Of Particular Significance

The W Boson Isn’t Behaving

POSTED BY Matt Strassler

POSTED BY Matt Strassler

ON 04/07/2022

The mass of the W boson, one of the fundamental particles within the Standard Model of particle physics, is apparently not what the Higgs boson, top quark, and the rest of the Standard Model say it should be.  Such is the claim from the CDF experiment, from the long-ago-closed but not forgotten Tevatron.  Analysis of their old data, carried out with extreme care, and including both more data and improved techniques, calibrations, and modeling, has led to the conclusion that the W boson mass is off by 1/10 of one percent (by about 80 MeV/c2 out of about 80,400 MeV/c2).  That may not sound like much, but it’s seven times larger than what is believed to be the accuracy of the theoretical calculation.

  • New CDF Result: 80,443.5 ± 9.4 MeV/c2
  • SM Calculation: 80,357± 4 [inputs]± 4[theory] MeV/c2
The new measurement of the W mass and its uncertainty (bottom point) versus previous ones, and the current Standard Model prediction (grey band.)

What could cause this discrepancy of 7 standard deviations (7 “sigma”), far above the criteria for a discovery?  Unfortunately we must always consider the possibility of an error.  But let’s set that aside for today.  (And we should expect the experiments at the Large Hadron Collider to weigh in over time with their own better measurements, not quite as good as this one but still good enough to test its plausibility.)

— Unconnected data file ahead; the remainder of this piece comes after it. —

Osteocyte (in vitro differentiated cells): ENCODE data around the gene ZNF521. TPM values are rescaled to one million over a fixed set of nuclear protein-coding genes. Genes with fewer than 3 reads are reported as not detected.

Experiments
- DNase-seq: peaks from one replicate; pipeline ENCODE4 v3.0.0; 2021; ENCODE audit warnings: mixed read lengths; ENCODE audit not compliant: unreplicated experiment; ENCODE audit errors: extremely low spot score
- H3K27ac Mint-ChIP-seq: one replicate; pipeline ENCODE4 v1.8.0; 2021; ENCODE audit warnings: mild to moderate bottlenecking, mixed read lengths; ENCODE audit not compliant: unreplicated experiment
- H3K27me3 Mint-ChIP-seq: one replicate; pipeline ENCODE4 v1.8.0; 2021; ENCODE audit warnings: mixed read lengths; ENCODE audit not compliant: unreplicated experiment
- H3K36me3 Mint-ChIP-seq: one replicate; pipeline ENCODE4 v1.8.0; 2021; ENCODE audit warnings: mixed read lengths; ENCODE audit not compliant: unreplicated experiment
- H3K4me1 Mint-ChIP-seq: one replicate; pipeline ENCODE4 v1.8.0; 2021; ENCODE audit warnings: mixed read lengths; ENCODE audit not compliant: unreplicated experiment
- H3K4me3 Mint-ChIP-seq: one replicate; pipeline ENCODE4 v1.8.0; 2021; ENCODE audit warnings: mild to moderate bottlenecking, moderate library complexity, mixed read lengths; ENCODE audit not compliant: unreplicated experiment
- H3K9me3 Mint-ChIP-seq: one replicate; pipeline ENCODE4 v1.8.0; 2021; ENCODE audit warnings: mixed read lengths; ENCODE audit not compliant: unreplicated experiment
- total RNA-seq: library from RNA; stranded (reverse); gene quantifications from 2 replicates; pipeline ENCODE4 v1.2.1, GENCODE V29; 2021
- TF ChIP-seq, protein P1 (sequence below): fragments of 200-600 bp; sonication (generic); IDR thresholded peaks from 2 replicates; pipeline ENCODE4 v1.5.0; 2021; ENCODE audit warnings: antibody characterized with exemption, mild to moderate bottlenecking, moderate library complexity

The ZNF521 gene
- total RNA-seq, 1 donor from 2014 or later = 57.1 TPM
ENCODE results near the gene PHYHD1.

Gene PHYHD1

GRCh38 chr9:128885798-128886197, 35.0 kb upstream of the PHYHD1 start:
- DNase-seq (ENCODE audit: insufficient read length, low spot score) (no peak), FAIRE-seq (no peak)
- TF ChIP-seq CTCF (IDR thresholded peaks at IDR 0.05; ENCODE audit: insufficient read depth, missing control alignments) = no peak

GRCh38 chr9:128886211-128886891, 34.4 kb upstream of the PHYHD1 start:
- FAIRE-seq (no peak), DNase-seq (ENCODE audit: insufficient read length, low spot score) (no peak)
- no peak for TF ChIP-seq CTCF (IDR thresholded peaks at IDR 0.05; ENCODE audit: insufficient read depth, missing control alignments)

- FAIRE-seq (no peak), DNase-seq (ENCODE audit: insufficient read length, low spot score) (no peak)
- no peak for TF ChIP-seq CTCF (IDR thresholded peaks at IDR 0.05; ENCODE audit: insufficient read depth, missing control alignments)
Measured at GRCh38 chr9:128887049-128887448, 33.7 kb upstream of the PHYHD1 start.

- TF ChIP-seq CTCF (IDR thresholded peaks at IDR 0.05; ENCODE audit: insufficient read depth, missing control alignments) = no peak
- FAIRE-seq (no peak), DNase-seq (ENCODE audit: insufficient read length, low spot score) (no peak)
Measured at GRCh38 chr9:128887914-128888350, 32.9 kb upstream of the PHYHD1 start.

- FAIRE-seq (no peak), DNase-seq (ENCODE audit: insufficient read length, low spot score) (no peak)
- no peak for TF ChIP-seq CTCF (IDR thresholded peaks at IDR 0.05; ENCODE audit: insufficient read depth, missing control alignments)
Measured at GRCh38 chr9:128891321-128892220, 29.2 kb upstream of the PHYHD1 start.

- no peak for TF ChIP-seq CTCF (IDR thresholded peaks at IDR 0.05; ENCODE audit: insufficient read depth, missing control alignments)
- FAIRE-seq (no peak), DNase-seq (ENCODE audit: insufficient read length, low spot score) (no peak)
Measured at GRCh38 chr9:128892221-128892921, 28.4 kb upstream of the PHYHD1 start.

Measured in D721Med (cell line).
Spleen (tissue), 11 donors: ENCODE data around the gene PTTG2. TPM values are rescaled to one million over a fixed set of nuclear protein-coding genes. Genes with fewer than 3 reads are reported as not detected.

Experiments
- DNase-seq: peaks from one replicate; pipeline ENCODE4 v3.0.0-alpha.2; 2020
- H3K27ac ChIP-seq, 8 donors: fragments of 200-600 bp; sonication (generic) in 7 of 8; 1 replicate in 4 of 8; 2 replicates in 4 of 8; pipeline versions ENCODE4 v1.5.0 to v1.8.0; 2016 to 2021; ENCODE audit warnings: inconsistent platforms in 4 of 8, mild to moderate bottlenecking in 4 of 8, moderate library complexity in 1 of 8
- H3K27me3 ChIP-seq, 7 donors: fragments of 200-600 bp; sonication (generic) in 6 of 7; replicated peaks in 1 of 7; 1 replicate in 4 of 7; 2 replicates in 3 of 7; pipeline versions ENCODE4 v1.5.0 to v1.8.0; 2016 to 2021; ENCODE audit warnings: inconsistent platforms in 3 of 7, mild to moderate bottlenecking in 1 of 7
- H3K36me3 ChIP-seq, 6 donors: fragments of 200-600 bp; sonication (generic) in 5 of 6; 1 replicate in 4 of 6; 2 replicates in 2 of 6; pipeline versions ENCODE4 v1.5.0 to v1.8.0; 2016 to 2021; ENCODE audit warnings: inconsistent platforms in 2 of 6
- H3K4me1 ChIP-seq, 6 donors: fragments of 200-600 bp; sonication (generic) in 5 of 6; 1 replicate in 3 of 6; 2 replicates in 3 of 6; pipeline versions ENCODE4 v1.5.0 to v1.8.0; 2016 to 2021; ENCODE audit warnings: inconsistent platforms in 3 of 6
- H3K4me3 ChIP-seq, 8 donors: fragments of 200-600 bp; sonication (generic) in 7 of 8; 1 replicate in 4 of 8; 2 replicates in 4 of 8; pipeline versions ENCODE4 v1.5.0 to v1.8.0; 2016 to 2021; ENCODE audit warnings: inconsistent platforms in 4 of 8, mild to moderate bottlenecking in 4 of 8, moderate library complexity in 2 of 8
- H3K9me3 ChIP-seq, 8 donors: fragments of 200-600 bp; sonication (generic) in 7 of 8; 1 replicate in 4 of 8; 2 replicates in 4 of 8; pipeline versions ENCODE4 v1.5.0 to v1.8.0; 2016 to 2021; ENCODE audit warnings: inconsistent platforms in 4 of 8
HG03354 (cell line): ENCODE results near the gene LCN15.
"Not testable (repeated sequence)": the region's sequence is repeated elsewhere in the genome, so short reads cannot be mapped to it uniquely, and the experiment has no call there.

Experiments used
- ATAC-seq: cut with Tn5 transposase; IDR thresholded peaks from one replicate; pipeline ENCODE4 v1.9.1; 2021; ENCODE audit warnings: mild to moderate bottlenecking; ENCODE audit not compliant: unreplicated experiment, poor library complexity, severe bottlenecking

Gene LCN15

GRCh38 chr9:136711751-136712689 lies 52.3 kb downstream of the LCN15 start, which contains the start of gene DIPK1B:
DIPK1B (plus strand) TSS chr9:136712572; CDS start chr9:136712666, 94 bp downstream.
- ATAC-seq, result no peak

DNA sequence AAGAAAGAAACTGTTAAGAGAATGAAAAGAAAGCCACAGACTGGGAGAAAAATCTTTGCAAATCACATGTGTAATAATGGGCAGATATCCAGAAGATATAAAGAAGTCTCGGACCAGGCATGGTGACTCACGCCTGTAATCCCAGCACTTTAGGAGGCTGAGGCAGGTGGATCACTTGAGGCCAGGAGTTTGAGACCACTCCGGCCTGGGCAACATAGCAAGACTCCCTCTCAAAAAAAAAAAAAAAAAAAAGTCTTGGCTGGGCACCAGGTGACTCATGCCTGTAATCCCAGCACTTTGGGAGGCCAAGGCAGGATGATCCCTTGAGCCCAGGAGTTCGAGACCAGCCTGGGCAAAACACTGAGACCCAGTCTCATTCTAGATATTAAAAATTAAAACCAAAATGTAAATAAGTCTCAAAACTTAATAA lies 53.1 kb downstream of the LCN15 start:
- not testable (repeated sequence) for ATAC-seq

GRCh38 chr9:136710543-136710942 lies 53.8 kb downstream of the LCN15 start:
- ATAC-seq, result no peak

A shift in the W boson mass could occur through a wide variety of possible effects.  If you add new fields (and their particles) to the Standard Model, the interactions between the Standard Model particles and the new fields will induce small indirect effects, including tiny shifts in the various masses.  That, in turn, will cause the relation between the W boson mass, top quark mass, and Higgs boson mass to come into conflict with what the Standard Model predicts. So there are lots of possibilities. Many of these possible new particles would have been seen already at the Large Hadron Collider, or affected other experiments, and so are ruled out. But this is clearly not true in all cases, especially if one is conservative in interpreting the new result. Theorists will be busy even now trying to figure out which possibilities are still allowed.

It will be quite some time before the experimental and theoretical dust settles.  The implications are not yet obvious and they depend on the degree to which we trust the details.  Even if this discrepancy is real, it still might be quite a bit smaller than CDF’s result implies, due to statistical flukes or small errors.  [After all, if someone tells you they find a 7 sigma deviation from expectation, that would be statistically compatible with the truth being only a 4 or 5 sigma deviation.] I expect many papers over the coming days and weeks trying to make sense of not only this deviation but one or more of the other ones that are hanging about (such as this one.)

Clearly this will require follow-up posts.

Note added: To give you a sense of just how difficult this measurement is, please see this discussion by someone who knows much more about the nitty-gritty than a theorist like me ever could.

Share via:


18 Responses

  1. I am sure that the researchers did their best, but the spin of the paper which is heavily oriented towards “we broke the SM” and new physics, while downplaying this result’s inconsistency with about ten prior measurements (including LHCb 2021 not mentioned in the paper) might very well be sociology/politics driven. Arguing that it is groundbreaking rather than an outlier experimental measurement looks better to the public.